by Staff Writers
Fort Valley GA (SPX) Jan 13, 2012
A short burst of low voltage alternating current can effectively eradicate E. coli bacteria growing on the surface of even heavily contaminated beef, according to a study published in the International Journal of Food Safety, Nutrition and Public Health. The technique offers an inexpensive and easy to implement approach to reducing the risk of food poisoning, which can occur despite handlers complying with hygiene standards.
Food poisoning is a serious public-health issue, especially with the emergence of lethal and highly virulent strains of Escherichia coli (E. coli O157:H7, for example).
Infection with this bacterium causes serious diarrhea, dehydration, kidney problems and can lead to serious long-term problems or even be fatal in children, the elderly and people with pre-existing health problems.
Tens of thousands of people are affected by E. coli infection each year through eating contaminated beef and other food products. The US Centers for Disease Control and Prevention (CDC) estimates that about 2500 people are hospitalized and there are several dozen deaths each year.
Now, Ajit Mahapatra and colleagues at Fort Valley State University, in Georgia and Virginia Tech have demonstrated that applying a low-voltage alternating current to beef samples inoculated with large numbers of the potentially lethal E. coli O157:H7 can almost completely deactivate the bacterium, which is usually present on the surface of contaminated meat.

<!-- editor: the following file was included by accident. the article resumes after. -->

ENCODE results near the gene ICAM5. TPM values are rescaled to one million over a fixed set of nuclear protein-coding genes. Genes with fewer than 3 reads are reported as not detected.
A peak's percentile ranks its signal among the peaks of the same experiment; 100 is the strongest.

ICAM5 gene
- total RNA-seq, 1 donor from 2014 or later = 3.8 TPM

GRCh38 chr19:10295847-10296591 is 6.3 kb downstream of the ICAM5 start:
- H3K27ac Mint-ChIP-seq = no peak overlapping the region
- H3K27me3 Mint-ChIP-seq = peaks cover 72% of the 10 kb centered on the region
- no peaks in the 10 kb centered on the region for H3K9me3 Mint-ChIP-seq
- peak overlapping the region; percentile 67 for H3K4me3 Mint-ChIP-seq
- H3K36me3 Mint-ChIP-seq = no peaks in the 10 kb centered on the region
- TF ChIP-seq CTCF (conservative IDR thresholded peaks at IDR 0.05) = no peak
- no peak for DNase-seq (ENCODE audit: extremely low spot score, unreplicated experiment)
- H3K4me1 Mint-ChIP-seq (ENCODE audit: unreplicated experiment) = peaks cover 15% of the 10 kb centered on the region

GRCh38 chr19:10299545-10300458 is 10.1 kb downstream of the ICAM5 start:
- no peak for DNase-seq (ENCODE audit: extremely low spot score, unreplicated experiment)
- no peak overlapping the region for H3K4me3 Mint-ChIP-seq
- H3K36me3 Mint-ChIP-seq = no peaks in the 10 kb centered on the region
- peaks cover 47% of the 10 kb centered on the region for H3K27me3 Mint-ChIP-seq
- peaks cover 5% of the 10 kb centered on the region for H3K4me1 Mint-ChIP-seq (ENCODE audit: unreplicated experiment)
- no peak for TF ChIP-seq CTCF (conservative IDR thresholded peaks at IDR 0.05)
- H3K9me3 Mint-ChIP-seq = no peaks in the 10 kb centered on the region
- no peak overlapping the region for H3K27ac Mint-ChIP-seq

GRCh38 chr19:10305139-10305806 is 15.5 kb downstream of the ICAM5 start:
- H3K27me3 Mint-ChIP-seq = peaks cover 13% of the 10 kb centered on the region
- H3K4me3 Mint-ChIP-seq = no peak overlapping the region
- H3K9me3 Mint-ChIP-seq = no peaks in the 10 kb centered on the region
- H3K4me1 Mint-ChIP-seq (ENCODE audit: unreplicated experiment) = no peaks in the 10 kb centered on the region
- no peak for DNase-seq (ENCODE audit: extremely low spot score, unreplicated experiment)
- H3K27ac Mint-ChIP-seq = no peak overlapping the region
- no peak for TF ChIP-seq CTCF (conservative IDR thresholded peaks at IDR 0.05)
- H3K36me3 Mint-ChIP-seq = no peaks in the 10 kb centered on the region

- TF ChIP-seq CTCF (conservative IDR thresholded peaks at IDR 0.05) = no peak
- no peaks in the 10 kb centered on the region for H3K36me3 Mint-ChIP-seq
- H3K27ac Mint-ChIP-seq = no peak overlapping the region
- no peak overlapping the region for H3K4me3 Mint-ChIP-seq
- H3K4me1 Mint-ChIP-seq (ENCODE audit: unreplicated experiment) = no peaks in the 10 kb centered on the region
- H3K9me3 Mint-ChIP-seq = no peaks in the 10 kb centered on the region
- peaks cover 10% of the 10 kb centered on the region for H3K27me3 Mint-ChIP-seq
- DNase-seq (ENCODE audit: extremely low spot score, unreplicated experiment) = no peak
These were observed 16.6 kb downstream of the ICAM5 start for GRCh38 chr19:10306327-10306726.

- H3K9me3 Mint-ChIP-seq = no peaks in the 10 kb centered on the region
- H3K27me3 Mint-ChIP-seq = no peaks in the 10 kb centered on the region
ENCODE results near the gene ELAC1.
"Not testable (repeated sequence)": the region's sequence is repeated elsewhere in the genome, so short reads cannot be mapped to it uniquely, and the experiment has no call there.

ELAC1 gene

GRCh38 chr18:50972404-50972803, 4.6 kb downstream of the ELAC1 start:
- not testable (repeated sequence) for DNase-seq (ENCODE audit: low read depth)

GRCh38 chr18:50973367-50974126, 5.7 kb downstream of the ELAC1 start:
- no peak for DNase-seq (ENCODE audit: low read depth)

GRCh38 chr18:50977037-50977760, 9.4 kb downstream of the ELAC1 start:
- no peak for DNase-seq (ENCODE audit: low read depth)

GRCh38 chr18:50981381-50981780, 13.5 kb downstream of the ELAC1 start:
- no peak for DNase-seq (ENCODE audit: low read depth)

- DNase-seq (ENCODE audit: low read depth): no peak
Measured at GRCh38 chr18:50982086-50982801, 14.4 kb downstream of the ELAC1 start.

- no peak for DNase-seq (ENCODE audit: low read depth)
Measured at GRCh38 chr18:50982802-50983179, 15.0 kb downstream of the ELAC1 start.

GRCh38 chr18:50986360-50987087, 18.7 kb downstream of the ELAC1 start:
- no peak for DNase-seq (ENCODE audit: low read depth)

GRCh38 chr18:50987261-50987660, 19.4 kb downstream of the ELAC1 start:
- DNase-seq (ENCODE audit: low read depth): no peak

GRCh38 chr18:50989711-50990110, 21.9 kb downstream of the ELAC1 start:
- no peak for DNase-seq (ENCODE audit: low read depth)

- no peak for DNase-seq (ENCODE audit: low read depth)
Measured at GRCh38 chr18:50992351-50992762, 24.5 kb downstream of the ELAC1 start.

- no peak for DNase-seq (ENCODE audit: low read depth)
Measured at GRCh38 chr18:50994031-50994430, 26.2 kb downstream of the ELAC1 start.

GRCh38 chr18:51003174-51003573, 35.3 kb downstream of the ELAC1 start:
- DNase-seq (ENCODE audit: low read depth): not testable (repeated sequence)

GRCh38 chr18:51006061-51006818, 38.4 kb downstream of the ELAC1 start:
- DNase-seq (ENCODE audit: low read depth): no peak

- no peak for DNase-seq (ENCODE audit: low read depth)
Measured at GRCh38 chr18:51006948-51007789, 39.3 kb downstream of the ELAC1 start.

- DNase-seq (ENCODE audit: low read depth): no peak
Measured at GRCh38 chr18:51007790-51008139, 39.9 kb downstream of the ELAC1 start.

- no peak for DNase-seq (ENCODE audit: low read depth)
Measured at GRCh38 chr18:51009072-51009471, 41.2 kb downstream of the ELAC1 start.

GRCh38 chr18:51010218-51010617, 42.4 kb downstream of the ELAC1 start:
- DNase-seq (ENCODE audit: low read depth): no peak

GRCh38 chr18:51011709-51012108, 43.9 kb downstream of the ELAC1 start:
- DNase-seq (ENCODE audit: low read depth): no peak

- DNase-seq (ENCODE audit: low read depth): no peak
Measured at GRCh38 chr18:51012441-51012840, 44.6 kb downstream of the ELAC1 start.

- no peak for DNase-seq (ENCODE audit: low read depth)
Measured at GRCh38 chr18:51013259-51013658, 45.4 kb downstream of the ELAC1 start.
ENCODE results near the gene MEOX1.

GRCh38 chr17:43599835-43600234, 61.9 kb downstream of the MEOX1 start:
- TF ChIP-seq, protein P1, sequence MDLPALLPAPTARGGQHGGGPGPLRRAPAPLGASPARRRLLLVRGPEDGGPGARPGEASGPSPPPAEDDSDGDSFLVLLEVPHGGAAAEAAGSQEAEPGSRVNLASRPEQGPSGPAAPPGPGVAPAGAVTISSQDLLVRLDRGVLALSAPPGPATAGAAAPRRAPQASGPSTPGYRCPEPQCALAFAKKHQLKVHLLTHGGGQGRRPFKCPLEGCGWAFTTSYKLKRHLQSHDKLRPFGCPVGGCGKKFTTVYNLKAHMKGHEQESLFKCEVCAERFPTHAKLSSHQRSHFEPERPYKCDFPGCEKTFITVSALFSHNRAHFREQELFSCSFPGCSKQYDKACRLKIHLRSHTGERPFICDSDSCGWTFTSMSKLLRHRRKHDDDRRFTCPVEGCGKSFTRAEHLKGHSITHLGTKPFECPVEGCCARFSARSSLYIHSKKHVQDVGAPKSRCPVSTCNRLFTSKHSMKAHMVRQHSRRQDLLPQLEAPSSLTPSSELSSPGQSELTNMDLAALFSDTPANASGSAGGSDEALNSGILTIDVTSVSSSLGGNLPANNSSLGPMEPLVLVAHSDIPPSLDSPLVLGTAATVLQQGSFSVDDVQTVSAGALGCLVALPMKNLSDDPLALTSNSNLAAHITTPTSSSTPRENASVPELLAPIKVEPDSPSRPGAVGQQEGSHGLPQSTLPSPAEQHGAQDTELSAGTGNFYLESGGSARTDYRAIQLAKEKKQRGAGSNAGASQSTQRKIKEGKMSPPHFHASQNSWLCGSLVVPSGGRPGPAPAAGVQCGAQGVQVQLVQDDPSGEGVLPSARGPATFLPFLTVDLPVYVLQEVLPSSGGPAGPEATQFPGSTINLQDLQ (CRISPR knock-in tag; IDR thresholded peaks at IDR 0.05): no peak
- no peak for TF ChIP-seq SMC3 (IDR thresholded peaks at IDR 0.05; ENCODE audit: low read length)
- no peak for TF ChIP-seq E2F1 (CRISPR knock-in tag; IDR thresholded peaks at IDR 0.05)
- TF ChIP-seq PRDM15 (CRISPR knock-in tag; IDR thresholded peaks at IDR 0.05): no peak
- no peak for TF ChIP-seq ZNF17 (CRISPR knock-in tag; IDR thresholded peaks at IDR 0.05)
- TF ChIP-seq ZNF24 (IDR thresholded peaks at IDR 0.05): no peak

The team points out that the level of contamination used in their tests far exceeded the contamination that would be seen in commercial carcasses after slaughter.
Previous researchers had demonstrated that electricity can kill bacteria effectively. The study by Mahapatra and colleagues proves efficacy against E. coli O157:H7 at low voltage and low alternating current.
It offers a quick and easy way to decontaminate at-risk, but otherwise safe beef without recourse to microbicidal chemicals or other more complicated treatment processes.
Fort Valley State University
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Greenbelt MD (SPX) Jan 13, 2012
A new study led by a NASA scientist highlights 14 key air pollution control measures that, if implemented, could slow the pace of global warming, improve health and boost agricultural production. The research, led by Drew Shindell of NASA's Goddard Institute for Space Studies (GISS) in New York City, finds that focusing on these measures could slow mean global warming 0.9 degrees F (0.5 d ... read more
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